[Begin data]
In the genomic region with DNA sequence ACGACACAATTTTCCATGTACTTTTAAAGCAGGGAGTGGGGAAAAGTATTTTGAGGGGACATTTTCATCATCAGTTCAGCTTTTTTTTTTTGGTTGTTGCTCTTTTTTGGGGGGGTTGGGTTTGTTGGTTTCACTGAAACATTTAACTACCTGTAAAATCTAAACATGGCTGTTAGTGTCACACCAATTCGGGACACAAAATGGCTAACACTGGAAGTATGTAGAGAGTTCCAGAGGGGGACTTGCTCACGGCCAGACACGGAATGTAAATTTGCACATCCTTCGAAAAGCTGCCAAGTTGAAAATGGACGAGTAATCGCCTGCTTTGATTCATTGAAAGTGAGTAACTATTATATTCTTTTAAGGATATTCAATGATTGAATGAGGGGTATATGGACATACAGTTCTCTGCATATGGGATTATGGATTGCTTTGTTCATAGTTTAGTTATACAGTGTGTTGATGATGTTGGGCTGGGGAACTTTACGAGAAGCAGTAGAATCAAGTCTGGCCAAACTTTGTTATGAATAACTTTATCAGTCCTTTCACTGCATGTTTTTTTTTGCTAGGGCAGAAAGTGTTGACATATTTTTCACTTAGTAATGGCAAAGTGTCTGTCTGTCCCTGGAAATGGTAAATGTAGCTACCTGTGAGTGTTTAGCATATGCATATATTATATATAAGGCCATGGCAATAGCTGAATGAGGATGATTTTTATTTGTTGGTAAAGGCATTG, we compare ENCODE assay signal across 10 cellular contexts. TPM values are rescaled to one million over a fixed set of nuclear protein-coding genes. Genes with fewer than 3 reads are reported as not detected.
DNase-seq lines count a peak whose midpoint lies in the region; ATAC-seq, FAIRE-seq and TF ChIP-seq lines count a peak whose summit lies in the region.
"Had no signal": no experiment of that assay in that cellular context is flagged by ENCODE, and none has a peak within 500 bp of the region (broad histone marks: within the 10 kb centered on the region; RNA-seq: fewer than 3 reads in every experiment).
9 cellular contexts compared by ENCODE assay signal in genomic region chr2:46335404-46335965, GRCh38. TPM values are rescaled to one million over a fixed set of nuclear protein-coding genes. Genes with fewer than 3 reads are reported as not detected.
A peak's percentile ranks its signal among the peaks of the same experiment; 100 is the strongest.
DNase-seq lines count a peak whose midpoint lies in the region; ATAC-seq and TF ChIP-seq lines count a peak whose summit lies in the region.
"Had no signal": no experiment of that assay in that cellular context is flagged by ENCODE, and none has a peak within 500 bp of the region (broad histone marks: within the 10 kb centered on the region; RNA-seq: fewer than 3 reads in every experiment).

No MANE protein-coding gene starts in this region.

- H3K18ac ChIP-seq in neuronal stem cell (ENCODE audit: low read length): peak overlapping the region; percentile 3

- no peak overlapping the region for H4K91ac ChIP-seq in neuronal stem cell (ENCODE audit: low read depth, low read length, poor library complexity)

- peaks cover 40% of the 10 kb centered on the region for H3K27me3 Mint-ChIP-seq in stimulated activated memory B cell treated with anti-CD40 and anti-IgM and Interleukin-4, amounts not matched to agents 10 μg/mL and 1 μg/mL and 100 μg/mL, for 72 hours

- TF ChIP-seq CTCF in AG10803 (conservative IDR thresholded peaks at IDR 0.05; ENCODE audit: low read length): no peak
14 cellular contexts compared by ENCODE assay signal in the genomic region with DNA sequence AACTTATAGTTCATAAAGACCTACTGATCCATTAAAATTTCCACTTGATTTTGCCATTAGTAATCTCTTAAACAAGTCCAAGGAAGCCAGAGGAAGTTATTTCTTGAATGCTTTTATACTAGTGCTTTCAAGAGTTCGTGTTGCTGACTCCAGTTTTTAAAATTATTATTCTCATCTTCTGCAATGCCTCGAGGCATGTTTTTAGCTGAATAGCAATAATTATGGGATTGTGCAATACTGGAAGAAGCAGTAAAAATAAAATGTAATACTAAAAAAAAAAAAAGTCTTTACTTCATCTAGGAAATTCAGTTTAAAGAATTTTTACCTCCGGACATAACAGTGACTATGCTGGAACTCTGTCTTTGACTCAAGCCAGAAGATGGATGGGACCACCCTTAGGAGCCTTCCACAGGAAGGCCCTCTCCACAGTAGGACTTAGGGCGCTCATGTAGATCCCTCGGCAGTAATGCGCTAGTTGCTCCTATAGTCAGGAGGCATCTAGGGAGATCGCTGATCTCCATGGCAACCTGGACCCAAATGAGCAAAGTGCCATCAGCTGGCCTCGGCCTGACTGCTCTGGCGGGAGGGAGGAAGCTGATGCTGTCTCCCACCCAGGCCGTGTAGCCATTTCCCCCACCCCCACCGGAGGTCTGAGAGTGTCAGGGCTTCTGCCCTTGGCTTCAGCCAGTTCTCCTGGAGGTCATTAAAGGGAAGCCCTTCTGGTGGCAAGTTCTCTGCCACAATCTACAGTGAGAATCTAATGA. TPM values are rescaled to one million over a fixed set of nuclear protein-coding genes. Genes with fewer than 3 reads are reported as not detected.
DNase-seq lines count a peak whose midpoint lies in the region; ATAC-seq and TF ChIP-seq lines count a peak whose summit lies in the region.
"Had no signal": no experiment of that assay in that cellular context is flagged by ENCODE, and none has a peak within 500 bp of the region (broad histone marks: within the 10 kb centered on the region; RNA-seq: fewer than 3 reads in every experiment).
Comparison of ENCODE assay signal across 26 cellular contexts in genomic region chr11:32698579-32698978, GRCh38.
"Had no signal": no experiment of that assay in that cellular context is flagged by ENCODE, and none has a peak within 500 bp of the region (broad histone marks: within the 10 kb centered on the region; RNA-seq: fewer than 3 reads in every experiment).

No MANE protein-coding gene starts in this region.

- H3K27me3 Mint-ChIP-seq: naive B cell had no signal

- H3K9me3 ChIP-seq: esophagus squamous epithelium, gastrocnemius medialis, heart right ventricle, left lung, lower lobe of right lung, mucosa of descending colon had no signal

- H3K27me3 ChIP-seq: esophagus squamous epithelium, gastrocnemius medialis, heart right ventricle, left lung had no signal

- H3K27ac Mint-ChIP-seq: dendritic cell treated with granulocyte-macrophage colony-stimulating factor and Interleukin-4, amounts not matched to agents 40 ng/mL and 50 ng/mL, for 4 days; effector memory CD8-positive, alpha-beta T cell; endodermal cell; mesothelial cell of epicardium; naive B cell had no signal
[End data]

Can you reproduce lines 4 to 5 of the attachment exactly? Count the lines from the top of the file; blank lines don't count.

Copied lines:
9 cellular contexts compared by ENCODE assay signal in genomic region chr2:46335404-46335965, GRCh38. TPM values are rescaled to one million over a fixed set of nuclear protein-coding genes. Genes with fewer than 3 reads are reported as not detected.
A peak's percentile ranks its signal among the peaks of the same experiment; 100 is the strongest.